Four different types of administrations are possible:
- bolus: iv bolus
- infusion: infusion with rate or infusion duration given in the data set (column RATE or TINF)
- oral0: zero-order absorption, with parameter Tk0 for the duration
- oral1: first-order absorption, with parameter ka
Repeated administrations are allowed. However, only one administration type is possible. If several administration types are present in the data set (intra-venous and sub-cutaneous for instance), the model file can be duplicated and modified to include a second administration type. In the model, the administration types are distinguished using the type or adm keyword. In the data set, an ADM column must be present.
Number of compartments
All approximations are available either with 1 compartment or with 2 compartments (central and peripheral). The impact on the model behavior will be detailed in the next section.
Beside the original full TMDD system of equations, several approximations have been derived, corresponding to different limit cases. The hierarchy of these approximations and their impact on the model behavior will be detailed in the next section.
The list of parameters is mentioned in each file name. The naming convention follows Gibiansky et al. (2008), JPP 35(5). Two parameterizations are usually possible, either using clearances or using elimination rates. In addition, a parameter Tlag is available to introduce a time lag for the administration.
The model outputs will be matched to the observed data. If only the free ligand L, or the total ligand Ltot have been measured, the files ending with ‘outputL’ and ‘outputLtot’ can be used respectively. If one or several other entities have been measured, the file with ‘outputCustom’ must be selected and the outputs given manually (after clicking ‘Accept’):
Note that the outputs will be matched by order with the YTYPEs defined in the data set (first model output matched to observations with YTYPE=1, second model output matched to observations with YTYPE=2, etc). For all models except the Michaelis-Menten TMDD model, the available outputs are the following:
- L: free ligand
- R: free target/receptor
- P: free complex
- Ltot: total (free + bound) ligand
- Rtot: total (free + bound) target/receptor
- TO: receptor occupancy (TO=R/Rtot)
- RR: ratio of free receptor to baseline value (RR=R/R0)
For the Michaelis-Menten TMDD model, only the free ligand L is available as output.
Adapting the models for multiple administration types
By default, the models from the library are written for only one administration type per data set. However, they can easily be modified to handle several types of administrations, for instance iv and sub-cutaneous administrations.
In the data set, the doses must be associated to an administration identifier in the ADM column. In the example below, the first dose is assigned to ADM=1 and the second to ADM=2. Often the CMT column of Nonmem data sets can simply be tagged as ADM column in Monolix.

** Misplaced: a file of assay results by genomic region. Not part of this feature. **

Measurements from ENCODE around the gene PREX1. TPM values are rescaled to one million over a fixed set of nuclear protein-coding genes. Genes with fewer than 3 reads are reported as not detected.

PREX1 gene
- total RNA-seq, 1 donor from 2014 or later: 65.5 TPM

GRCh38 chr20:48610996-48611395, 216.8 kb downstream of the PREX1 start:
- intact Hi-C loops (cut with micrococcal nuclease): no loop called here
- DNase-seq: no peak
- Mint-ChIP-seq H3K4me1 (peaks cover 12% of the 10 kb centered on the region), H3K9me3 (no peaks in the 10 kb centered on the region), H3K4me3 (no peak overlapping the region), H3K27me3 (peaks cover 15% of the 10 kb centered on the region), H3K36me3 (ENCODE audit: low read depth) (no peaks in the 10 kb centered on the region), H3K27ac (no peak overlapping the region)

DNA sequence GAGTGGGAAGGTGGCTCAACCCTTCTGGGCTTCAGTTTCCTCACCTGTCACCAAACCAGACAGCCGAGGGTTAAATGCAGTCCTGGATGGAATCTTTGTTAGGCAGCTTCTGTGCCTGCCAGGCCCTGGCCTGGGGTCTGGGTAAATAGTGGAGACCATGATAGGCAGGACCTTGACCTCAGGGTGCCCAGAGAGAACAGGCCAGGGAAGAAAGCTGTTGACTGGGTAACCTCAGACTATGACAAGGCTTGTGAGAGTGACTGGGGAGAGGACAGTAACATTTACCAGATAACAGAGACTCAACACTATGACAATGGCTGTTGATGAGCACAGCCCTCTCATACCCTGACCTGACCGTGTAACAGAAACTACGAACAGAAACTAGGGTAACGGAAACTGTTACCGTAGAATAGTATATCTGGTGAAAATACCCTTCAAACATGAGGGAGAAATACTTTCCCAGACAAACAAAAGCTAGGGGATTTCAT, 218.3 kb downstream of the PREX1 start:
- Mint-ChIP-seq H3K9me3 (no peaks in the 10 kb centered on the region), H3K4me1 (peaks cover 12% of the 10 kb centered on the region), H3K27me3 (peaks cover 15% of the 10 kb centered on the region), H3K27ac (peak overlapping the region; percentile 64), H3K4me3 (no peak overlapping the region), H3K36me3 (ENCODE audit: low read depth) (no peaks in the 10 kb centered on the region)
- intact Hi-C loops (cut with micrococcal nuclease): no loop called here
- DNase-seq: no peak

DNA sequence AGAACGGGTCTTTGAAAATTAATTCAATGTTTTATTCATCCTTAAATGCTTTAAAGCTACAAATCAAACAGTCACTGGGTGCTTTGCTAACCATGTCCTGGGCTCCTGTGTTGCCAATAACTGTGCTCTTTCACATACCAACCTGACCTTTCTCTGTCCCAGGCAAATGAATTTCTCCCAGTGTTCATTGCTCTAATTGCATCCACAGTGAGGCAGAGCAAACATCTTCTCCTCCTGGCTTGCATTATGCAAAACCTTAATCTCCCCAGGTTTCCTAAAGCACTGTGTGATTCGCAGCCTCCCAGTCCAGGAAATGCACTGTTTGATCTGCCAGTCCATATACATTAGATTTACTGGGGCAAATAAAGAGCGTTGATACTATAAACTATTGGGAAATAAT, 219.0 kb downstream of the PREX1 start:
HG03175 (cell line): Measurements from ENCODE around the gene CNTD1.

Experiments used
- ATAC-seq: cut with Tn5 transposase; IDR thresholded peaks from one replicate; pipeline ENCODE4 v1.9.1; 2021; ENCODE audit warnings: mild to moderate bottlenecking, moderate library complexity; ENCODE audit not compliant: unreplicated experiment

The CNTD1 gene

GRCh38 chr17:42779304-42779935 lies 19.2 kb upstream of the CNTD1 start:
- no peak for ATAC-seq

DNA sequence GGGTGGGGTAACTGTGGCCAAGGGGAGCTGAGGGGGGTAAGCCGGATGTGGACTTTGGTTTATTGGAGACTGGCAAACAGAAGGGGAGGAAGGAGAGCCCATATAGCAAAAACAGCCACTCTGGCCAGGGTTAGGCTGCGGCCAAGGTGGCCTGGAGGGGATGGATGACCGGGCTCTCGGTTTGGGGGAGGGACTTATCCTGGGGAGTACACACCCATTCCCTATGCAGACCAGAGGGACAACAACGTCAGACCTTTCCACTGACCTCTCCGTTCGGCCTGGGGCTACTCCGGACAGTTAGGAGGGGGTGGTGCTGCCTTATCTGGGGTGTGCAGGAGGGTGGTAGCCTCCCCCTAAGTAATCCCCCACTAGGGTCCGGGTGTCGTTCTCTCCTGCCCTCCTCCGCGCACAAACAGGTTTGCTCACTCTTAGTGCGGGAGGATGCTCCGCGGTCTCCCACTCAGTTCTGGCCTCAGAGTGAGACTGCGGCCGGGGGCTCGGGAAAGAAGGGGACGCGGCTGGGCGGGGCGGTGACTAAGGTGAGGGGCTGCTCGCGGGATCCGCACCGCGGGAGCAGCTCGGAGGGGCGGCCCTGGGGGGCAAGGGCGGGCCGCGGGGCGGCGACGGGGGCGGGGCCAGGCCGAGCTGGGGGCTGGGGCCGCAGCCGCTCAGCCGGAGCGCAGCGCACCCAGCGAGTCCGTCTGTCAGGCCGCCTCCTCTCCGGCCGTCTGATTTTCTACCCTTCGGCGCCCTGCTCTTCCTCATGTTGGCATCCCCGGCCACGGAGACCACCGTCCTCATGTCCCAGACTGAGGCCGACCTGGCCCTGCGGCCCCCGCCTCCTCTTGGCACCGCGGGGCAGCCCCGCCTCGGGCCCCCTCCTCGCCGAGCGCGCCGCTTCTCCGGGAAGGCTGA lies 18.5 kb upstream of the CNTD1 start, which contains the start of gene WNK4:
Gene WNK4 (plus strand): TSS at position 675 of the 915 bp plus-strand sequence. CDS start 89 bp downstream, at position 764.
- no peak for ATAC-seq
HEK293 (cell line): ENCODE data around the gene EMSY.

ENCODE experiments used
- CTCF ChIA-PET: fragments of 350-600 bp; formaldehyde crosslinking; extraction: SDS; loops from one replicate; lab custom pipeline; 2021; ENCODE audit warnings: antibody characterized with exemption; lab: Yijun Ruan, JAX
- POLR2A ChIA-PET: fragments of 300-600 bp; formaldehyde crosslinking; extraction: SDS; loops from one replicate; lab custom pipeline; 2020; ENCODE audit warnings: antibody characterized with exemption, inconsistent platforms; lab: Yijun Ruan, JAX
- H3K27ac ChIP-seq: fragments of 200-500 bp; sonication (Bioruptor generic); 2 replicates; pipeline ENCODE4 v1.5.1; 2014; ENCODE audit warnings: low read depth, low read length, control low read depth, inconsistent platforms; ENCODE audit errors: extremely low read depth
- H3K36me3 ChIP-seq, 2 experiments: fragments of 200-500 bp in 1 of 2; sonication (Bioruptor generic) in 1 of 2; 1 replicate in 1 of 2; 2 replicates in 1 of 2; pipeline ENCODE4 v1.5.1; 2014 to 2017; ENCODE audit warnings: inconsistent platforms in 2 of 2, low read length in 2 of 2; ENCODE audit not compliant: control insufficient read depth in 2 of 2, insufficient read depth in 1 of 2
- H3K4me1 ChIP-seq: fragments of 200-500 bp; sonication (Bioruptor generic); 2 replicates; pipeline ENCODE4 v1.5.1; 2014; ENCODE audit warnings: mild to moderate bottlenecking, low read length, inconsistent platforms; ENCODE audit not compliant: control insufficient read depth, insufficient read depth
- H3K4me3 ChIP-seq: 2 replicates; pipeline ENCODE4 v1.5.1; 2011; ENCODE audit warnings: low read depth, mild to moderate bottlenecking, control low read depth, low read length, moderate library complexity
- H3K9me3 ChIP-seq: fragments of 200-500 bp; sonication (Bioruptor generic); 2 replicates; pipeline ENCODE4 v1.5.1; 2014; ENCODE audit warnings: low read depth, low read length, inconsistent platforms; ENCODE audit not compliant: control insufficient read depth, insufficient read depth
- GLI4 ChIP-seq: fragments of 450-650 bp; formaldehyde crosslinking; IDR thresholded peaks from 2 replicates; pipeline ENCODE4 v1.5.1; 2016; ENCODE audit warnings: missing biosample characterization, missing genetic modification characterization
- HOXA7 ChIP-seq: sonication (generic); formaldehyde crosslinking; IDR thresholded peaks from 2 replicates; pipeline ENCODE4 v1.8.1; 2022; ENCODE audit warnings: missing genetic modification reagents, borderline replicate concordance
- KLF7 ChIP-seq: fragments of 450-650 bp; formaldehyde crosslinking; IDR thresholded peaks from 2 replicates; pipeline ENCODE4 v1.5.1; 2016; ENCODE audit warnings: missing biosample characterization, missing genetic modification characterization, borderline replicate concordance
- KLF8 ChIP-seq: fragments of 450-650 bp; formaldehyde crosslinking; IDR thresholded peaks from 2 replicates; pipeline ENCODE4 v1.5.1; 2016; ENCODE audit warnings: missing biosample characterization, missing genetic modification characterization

Using the library model files as a template, the user can then create a new model file adapting the depot statements in the PK: block to its need. In the case of iv and sub-cutaneous administrations, one would write:
PK: depot(adm=1, target=L, p=1/V) ; doses with ADM=1 in the data set, iv bolus depot(adm=2, target=L, p=1/V, ka) ; doses with ADM=2 in the data set, first-order absorption with rate ka
For each dose, the depot macro will apply a bolus or first-order input rate to the target L, depending on the ADM identifier of the data set.
Do not forget to include the additional parameters into the
You can download the library here. All the models are text files. To use it, extract all in a TMDD folder for example.
Overview of the model hierarchy
The figure below gives an overview of the different models, their parameter and the resulting typical concentration-time curve for the free ligand. The assumptions leading from one approximation to another one are also depicted.
The plots represent typical concentration-time curves in log-scale for the free ligand L. The graphics comes from a Mlxplore project defined below. The arrows depict the degrees of flexibility: curved arrows denote that the angle can be changed, while straight arrows denote that the curve can be shifted. Dashed white arrows indicate that the corresponding degree of flexibility has been lost due to the approximation(s).
You can use this scheme but you need to cite Lixoft when using it (high quality pdf scheme here). A few comments to better understand the graphic:
- In the parameter list, we show the usual parameterization. However note that in the plots, we have reparameterized (kon,koff) into (kon,KD) with the orange arrow representing the influence of KD. We also have reparameterized (ksyn,kdeg) into (ksyn,R0) with the purple arrow representing the influence of R0.
- The QE and QSS models are shown together because their system of equations is the same. However the QSS model is derived from the full model using a quasi steady-state assumption. In this case, the name of the new parameter is .
- The parameters for the second compartment (k12 and k21) influence the non-linear concentration decrease in phase 2, but also the slopes of phase 3 and 4 (which is not depicted for clarity). In the models that lack flexibility in phase 4 (IB, Wagner, MM and const Rtot+IB), some flexibility is present due to k12 and k21 but it is tightly related to the shape of the non-linearity in phase 2.
- In the first and second rows of models, kint influences the slope of phase 4. On the opposite, in the third and fourth rows, kint influences the start time of phase 3, which was previously influenced by ksyn. Note that because and , ksyn and kint are related via .